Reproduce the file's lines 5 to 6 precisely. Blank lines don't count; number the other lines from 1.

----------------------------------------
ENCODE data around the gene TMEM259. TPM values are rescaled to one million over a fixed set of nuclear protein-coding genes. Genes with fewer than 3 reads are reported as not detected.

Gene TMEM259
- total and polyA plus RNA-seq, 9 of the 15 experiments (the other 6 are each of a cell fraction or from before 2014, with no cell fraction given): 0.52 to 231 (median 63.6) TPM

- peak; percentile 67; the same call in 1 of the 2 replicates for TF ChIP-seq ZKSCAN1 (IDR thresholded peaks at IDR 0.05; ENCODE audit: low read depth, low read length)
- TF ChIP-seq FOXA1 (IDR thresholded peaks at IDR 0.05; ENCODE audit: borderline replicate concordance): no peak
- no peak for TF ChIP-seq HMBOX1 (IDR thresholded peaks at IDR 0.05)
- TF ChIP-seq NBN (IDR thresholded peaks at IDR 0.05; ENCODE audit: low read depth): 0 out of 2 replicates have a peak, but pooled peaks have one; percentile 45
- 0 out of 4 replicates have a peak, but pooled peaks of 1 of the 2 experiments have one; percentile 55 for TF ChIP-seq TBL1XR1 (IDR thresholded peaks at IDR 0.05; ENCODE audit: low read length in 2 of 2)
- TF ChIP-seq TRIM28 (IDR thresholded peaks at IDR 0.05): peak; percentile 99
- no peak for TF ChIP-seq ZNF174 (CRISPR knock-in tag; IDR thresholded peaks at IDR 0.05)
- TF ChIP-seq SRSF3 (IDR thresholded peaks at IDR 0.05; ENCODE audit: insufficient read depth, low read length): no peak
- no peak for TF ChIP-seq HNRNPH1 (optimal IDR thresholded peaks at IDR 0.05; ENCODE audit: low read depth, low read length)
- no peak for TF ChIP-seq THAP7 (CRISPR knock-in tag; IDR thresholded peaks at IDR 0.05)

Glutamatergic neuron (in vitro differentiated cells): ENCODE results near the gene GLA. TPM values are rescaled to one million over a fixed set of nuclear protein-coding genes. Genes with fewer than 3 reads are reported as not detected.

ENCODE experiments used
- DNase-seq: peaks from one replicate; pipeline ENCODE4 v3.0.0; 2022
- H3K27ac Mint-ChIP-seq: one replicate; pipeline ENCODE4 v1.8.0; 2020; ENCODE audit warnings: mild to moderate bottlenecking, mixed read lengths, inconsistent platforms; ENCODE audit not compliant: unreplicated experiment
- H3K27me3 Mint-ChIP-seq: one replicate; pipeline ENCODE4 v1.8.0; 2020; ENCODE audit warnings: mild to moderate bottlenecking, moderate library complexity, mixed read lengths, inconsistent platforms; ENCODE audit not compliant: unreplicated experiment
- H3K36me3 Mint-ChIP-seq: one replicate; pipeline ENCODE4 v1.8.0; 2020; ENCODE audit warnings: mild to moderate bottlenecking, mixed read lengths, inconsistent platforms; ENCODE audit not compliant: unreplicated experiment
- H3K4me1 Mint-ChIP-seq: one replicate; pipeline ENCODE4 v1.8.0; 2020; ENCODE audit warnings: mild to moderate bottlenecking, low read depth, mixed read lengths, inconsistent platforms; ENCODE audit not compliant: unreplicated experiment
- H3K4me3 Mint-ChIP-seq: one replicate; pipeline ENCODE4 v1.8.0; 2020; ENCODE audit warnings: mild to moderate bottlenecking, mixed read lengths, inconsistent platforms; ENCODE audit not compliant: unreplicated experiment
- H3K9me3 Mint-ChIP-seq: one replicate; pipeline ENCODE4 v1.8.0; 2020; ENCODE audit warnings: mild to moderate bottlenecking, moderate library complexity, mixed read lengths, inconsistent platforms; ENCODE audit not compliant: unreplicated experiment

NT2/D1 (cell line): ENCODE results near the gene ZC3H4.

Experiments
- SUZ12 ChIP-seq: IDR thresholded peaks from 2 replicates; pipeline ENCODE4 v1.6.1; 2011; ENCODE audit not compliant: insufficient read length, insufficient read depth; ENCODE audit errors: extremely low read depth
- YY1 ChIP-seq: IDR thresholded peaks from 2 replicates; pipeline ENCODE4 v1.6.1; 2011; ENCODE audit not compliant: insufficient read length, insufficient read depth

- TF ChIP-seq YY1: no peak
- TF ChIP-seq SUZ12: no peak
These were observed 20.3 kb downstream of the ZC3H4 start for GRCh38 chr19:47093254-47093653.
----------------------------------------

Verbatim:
- TF ChIP-seq FOXA1 (IDR thresholded peaks at IDR 0.05; ENCODE audit: borderline replicate concordance): no peak
- no peak for TF ChIP-seq HMBOX1 (IDR thresholded peaks at IDR 0.05)